After a strange video of a guy approaching a combine harvester in a Berkshire field to complain about dust surfaced, Twitter users derided “entitled townies” arguing with residents in the country. He said that the dust had “ruined his family picnic.”
It is just one of many bizarre incidents involving tourists in rural areas, with stories of tourists’ automobiles obstructing highways and parking in farmer’s fields while snapping pictures.
When will people realise that the countryside is a workplace and not a theme park? wrote Andy Tradesmantrucker.
This is what happens when people leave cities for the tranquilly of the countryside, Sue tweeted. They fail to understand that the countryside is a location of employment, not a vacation spot. There are commotions, odours, dust, and muck on the route.
Colchester resident Jaggers said, “I grew up on a farm. People that relocate next to a farm and then whine about the odour, the filth, the dust, and the noise always astonish me. Unreal.’
In another article, Catherine Appleton said that guests had said things like “it’s too dark at night to feel comfortable,” “cows mooing woke them up,” and “the distant sound of neighbours’ tractors woke them up” at her prior vacation rental in Devon.
Eleanor Gilbert, a 20-year-old agricultural student, and her mother Sandy, 51, can be seen rushing to move the guy out of the line of the massive 16-tonne truck as they approach their wheat field in Berkshire on Saturday, August 13.
Dan Wallis, her stepdad, was operating the radio when her mother called him. Oh my God! was shouted as the camera zoomed to see a guy standing in front of the combine harvester wearing a red t-shirt.
As the guy complained, Sandy made an effort to defuse the situation and remove him from the hazardous equipment.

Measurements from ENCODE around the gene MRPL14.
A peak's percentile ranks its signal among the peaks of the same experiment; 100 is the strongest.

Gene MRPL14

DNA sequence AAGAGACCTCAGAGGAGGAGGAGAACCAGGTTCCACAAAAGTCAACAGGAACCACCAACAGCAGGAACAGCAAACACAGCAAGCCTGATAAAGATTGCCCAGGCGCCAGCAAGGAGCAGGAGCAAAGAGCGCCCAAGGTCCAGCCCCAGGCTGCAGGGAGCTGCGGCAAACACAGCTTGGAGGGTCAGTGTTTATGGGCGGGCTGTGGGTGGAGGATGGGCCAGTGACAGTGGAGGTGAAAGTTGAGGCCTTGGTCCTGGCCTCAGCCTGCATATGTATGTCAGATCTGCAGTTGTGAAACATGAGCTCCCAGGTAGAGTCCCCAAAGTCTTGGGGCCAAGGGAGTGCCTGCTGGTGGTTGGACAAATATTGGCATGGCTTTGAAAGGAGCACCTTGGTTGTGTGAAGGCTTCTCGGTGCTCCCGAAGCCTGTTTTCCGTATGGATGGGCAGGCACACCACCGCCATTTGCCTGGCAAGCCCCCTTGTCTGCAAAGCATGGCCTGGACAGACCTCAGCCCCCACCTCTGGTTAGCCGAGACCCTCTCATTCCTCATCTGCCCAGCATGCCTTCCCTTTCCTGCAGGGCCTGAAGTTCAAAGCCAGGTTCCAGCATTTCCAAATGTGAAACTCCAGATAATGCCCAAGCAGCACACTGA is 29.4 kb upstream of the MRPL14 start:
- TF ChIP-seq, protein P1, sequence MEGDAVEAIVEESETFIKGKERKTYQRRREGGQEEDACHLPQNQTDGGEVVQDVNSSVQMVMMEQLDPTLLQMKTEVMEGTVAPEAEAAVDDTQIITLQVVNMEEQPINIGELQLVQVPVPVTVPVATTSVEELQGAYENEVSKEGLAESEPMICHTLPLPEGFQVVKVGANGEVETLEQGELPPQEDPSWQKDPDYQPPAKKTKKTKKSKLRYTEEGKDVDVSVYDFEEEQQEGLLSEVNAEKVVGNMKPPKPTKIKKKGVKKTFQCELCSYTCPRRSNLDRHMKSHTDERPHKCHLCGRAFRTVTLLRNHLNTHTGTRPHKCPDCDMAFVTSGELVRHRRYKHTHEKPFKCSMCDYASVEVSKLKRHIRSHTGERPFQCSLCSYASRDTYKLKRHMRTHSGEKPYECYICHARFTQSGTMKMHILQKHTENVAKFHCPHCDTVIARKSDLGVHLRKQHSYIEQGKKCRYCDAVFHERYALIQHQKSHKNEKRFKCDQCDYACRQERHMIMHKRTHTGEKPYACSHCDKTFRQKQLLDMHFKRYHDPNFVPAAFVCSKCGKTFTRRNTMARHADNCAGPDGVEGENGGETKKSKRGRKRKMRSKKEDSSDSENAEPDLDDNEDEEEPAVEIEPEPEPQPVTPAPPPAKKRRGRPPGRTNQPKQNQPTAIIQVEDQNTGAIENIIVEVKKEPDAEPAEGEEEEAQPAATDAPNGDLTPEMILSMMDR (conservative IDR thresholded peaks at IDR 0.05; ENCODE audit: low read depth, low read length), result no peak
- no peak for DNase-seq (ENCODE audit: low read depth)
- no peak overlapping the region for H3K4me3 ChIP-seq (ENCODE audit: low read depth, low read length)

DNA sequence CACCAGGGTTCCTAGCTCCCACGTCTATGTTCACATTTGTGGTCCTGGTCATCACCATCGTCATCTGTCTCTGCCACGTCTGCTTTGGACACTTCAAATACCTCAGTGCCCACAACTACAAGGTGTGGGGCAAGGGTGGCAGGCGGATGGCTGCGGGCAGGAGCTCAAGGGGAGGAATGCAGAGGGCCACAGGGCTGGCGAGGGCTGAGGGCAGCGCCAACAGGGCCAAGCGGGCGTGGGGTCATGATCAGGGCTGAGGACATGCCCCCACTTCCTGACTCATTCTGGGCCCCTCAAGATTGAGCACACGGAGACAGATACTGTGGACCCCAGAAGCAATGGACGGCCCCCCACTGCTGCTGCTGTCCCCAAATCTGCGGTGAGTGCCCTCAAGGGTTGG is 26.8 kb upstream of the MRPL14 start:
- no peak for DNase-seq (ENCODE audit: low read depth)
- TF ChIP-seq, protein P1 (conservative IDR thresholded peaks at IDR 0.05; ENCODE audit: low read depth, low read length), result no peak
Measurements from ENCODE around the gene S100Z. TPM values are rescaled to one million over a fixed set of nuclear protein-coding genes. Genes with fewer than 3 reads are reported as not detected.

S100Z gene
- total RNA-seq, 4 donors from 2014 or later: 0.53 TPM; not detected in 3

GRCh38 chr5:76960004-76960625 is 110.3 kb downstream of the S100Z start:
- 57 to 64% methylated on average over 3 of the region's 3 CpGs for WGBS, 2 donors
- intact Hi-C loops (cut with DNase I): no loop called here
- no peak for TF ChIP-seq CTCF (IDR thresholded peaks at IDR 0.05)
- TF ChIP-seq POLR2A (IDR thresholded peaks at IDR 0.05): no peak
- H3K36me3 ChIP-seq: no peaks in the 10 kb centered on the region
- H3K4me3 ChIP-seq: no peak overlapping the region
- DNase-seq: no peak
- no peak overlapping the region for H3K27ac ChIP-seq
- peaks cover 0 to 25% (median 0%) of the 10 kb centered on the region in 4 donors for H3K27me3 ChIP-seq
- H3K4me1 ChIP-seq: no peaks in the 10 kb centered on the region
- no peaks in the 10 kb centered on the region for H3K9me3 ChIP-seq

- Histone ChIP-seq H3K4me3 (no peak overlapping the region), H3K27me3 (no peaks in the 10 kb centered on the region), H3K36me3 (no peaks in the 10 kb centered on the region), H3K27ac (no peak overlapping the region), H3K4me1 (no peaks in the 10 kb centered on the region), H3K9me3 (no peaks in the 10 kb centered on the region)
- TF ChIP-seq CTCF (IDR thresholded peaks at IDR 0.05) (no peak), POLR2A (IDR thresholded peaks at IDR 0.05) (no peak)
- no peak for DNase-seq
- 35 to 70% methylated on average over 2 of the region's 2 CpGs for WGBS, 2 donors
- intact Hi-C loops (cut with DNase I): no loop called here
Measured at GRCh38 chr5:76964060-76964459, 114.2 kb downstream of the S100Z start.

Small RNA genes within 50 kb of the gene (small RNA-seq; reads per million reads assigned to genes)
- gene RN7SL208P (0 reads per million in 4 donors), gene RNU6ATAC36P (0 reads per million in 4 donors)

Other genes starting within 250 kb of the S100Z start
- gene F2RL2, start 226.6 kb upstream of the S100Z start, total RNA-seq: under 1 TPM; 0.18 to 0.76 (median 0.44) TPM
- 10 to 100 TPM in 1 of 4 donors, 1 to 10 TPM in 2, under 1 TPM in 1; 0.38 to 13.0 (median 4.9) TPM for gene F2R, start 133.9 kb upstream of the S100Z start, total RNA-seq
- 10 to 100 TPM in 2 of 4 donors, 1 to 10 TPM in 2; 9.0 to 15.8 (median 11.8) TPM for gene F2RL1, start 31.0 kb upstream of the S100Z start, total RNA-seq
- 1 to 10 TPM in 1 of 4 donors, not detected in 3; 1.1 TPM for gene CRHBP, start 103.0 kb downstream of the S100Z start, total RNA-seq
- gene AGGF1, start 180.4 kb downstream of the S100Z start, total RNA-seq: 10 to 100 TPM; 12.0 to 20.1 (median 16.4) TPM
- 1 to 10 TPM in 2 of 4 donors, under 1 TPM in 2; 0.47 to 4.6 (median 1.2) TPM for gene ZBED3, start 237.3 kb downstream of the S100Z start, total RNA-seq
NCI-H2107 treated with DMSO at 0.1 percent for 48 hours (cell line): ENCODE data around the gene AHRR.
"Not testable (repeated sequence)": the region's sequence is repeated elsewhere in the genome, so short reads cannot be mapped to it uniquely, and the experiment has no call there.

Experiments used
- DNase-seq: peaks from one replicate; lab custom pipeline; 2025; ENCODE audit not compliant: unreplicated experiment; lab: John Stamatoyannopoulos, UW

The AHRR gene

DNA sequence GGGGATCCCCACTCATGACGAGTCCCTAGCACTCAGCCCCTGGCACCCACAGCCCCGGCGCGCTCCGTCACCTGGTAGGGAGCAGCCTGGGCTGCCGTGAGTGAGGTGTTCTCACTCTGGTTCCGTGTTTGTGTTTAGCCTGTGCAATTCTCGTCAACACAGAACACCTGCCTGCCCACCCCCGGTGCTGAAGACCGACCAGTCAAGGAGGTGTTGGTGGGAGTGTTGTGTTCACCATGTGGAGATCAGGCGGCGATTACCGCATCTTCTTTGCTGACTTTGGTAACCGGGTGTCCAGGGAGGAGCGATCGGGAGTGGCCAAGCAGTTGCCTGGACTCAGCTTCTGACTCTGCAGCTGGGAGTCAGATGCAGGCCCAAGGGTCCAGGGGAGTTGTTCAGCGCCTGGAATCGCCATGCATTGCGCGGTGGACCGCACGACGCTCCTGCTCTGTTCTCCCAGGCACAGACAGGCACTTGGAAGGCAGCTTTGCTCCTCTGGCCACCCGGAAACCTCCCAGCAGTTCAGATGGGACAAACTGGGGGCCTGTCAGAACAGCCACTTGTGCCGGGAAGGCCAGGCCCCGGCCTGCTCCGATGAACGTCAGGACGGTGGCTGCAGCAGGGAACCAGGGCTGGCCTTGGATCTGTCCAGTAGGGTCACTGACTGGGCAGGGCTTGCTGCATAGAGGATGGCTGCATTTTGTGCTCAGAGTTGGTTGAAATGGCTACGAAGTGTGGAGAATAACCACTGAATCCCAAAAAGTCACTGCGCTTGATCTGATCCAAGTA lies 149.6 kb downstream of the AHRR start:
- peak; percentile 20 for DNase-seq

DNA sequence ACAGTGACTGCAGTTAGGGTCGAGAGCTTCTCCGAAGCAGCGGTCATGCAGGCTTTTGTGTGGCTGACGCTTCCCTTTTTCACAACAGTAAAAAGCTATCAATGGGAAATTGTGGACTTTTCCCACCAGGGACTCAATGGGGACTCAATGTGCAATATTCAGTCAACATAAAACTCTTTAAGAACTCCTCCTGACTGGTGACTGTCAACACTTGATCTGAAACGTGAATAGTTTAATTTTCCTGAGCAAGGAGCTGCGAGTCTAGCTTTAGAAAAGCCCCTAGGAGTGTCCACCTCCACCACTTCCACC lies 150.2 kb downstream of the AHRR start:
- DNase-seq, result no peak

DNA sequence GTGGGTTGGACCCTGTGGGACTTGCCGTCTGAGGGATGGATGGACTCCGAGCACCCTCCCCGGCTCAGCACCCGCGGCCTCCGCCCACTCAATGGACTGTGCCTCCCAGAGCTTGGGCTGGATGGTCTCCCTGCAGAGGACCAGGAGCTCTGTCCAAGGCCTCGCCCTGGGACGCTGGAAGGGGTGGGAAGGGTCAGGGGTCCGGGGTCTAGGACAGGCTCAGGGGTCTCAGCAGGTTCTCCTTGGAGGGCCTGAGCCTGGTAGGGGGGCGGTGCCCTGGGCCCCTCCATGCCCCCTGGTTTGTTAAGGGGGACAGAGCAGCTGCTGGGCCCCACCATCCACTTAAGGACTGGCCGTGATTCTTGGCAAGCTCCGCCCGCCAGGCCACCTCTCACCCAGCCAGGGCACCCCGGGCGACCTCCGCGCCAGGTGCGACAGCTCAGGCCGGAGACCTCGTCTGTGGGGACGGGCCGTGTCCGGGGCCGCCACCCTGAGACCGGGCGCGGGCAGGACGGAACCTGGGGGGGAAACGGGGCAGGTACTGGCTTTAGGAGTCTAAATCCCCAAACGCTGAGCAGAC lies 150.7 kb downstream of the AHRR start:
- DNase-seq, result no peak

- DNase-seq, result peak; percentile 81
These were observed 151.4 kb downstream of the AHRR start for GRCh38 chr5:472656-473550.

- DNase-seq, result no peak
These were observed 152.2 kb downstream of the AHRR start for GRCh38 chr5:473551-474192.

He was really fortunate not to have been struck by a car, Miss Gilbert said in a tweet. Mom, thanks for calming things down.
It’s a 10/10 for idiocy, Mr. Wallis subsequently told the Sun. To complete the grain harvest, we are working nonstop.
Does he not know the source of the bread in that sandwich?
It is not the first time outsiders and natives have fought in the nation.
A farmer in Cornwall, England, covered a tourist’s Mercedes Benz with slurry in May of 2020 after the motorist parked on his property to go to the beach.
Near a gate on his property in Tintagel, the fabled birthplace of King Arthur and a popular tourist destination, the tractor driver spat mud all over the expensive automobile.
As hundreds of people rushed to the shore to enjoy the nice weather during the bank holiday weekend, footage of the event started to surface.
He was heard saying: “The beach is good and bustling today – everyone is probably socially distancing” in the tape, which the farmer shared online.
Because they are so busy, they choose to park in the field.
The farmer responds, “I’ve almost done buddy, I’m not stopping,” when a youngster asks what he intends to do.
The husbandman, driving a Claas, then launches the slurry out of the rear of his vaccine tank and onto the black Mercedes.
Using his forklift tractor to overturn and shatter a vehicle parked on his driveway, County Durham farmer Robert Hooper, 57, was exonerated of criminal damage in February of this year.
In a situation that was caught on camera, Mr. Hooper, 57, drove at the Vauxhall Astra, lifted it into the air, overturned it onto its roof, and pushed it into a road while enraged Charlie Burns, 21, kicked the tractor in frustration but to no use.
A jury found Hooper not guilty of reckless driving and criminal damage despite the driver of the automobile recording Hooper’s telehandler tractor leaving the car in a shattered wreck.
On June 6 of last year, at around 5.30 p.m., the event occurred after Mr. Burns and his buddy had spent a steamy summer day swimming at Low Force near Barnard Castle, County Durham.
On their way home, they drove through Hooper’s Brockersgill Farm in Newbiggin-in-Teesdale, where Mr. Johnson’s Astra, a Vauxhall Finance courtesy vehicle, had two flat tyres.
Hooper’s defence attorney Michael Rawlinson said in court that Burns was “angry and inebriated,” hit the farmer in the face hard enough to break his spectacles, called him a nonce, and requested that the police “open him up.”